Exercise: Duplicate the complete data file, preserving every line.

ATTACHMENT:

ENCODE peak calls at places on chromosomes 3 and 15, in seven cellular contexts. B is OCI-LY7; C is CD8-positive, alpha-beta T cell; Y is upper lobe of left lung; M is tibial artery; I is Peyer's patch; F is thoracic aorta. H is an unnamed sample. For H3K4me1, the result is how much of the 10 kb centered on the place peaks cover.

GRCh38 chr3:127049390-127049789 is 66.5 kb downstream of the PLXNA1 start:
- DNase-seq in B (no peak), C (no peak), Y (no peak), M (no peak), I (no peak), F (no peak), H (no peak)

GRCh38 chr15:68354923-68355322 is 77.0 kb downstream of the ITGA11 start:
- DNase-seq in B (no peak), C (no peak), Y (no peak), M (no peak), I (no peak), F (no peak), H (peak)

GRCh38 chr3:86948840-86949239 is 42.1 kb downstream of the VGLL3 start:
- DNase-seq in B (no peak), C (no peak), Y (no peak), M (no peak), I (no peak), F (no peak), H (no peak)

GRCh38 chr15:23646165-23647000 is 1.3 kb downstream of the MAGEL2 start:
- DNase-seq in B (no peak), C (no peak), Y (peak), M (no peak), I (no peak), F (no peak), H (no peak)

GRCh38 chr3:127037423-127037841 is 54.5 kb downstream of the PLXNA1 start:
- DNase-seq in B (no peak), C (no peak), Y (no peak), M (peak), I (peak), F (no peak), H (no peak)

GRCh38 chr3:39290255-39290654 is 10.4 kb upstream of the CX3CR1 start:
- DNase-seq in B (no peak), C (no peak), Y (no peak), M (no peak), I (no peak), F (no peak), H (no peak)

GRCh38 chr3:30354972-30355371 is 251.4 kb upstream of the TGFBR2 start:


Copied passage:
ENCODE peak calls at places on chromosomes 3 and 15, in seven cellular contexts. B is OCI-LY7; C is CD8-positive, alpha-beta T cell; Y is upper lobe of left lung; M is tibial artery; I is Peyer's patch; F is thoracic aorta. H is an unnamed sample. For H3K4me1, the result is how much of the 10 kb centered on the place peaks cover.

GRCh38 chr3:127049390-127049789 is 66.5 kb downstream of the PLXNA1 start:
- DNase-seq in B (no peak), C (no peak), Y (no peak), M (no peak), I (no peak), F (no peak), H (no peak)

GRCh38 chr15:68354923-68355322 is 77.0 kb downstream of the ITGA11 start:
- DNase-seq in B (no peak), C (no peak), Y (no peak), M (no peak), I (no peak), F (no peak), H (peak)

GRCh38 chr3:86948840-86949239 is 42.1 kb downstream of the VGLL3 start:
- DNase-seq in B (no peak), C (no peak), Y (no peak), M (no peak), I (no peak), F (no peak), H (no peak)

GRCh38 chr15:23646165-23647000 is 1.3 kb downstream of the MAGEL2 start:
- DNase-seq in B (no peak), C (no peak), Y (peak), M (no peak), I (no peak), F (no peak), H (no peak)

GRCh38 chr3:127037423-127037841 is 54.5 kb downstream of the PLXNA1 start:
- DNase-seq in B (no peak), C (no peak), Y (no peak), M (peak), I (peak), F (no peak), H (no peak)

GRCh38 chr3:39290255-39290654 is 10.4 kb upstream of the CX3CR1 start:
- DNase-seq in B (no peak), C (no peak), Y (no peak), M (no peak), I (no peak), F (no peak), H (no peak)

GRCh38 chr3:30354972-30355371 is 251.4 kb upstream of the TGFBR2 start: